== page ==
My political views have quite often collided with those of Sen. John McCain of Arizona.
That said, I will quickly add that I admire McCain. Perhaps as much as any person in America, McCain has represented my generation with dignity and honor. I think of John McCain as a man we’d all aspire to be given the chance.
McCain represents everything good about an entire generation of Americans uprooted from their daily lives and drafted into the military service of a nation deeply embedded in a war in far away Southeast Asia. Of course, McCain was not drafted; instead he served our country as an officer, a fighter pilot who gained notoriety after being shot down and captured by North Vietnamese soldiers.
In many ways, McCain became a voice of my generation, imprisoned and tortured by North Vietnamese before finally being released and sent home, never again to use his badly damaged arms to a full extent.
He served in the United States Senate with dignity, representing the State of Arizona. Quite often, I disagreed with McCain’s views, his Senate votes and his right-wing commentary.
But, that’s one of the things that makes America so great. Throughout our history there have been differing sides on many issues, yet we have survived as a democracy for far longer than many around the world thought was possible.
Last week, McCain voiced his opposition to President (oh, I use that term reluctantly) Donald Trump’s nomination of Gina Haspel to head the CIA. White House Special Assistant Kelly Sadler was then quoted, mocking McCain’s fight against brain cancer, as saying that his opinion “doesn’t matter because he’s dying anyway.”
After making that disturbing comment, Sadler reportedly called McCain’s daughter Meghan McCain to apologize.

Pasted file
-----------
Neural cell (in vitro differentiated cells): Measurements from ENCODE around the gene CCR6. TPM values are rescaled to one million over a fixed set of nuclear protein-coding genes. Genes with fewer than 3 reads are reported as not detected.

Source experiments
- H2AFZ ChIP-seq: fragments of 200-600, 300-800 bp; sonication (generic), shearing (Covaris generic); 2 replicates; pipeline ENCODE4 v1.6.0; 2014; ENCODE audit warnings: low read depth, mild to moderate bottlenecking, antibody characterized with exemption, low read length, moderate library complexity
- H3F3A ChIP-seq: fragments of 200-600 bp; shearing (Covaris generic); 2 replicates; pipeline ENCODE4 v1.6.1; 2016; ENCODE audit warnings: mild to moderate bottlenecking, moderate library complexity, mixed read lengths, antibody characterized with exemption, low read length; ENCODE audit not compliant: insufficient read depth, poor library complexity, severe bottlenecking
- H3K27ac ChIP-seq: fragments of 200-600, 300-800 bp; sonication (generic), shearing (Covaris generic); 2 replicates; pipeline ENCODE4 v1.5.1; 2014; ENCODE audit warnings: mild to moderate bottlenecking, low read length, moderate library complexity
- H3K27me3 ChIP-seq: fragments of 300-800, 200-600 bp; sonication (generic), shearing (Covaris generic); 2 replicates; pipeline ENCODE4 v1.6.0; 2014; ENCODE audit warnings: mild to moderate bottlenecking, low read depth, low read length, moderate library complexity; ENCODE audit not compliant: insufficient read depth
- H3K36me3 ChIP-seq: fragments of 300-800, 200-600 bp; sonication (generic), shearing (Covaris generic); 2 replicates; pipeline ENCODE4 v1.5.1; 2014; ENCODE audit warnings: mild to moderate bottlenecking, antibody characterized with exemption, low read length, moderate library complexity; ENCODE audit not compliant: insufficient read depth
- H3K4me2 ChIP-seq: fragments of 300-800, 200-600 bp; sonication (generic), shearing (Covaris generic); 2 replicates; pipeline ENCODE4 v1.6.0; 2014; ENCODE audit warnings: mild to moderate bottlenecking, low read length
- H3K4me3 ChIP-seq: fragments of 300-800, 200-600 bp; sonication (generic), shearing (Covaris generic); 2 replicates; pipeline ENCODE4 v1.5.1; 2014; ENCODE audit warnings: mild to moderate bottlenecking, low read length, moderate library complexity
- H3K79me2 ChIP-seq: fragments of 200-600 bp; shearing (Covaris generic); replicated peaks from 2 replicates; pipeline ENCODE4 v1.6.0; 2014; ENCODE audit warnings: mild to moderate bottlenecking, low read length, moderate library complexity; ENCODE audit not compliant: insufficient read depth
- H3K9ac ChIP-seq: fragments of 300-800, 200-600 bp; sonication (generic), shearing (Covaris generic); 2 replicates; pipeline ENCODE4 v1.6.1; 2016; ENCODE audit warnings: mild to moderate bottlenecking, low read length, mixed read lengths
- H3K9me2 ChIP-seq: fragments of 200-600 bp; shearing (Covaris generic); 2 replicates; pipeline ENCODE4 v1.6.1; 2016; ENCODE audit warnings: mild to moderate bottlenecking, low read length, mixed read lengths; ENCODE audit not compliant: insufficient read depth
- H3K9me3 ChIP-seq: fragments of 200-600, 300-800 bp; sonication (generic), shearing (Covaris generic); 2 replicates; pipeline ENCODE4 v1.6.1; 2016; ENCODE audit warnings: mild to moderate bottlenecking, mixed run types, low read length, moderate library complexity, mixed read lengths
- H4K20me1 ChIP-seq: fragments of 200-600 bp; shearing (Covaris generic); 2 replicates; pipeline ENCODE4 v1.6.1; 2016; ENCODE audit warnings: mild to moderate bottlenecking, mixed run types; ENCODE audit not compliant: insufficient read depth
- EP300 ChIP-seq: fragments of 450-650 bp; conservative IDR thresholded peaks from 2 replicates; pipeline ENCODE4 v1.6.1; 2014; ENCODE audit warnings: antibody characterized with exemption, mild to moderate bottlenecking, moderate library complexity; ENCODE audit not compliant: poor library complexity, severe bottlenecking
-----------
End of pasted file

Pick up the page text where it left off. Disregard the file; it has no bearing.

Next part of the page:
Pres. Trump, however, has never apologized, even commented, on that disturbing comment by Sadler.
But, should we be surprised by that? Of course not. Remember during the campaign the insulting words spoken by then candidate Trump. Speaking of McCain, Trump said: “He’s no hero. He was captured. I like heroes who weren’t captured.”
Of course, we’ve come to expect those types of comments from this president. He’s made many of those types of derogatory comments about many people during his year in the White House. The non-partisan “Fact Check” group has noted that Trump regularly lies through his comments and his even more regular Tweets. In fact, the last time I heard a report from that group, Trump had told lies at the pace of at least two a day for every day he’s been in the White House.
Not only has Trump not commented on Sadler’s horrible comment, spokesperson Sarah Sanders has repeatedly brushed aside questions on the matter during her press briefings.
That’s not the type of rhetoric or actions that we should expect from any White House, Republican or Democrat.
I have a whole lot more respect for people like John McCain, and for hundreds of thousands of others who served this country during the Vietnam conflict than I do for any of those who, like Donald Trump, evaded the draft.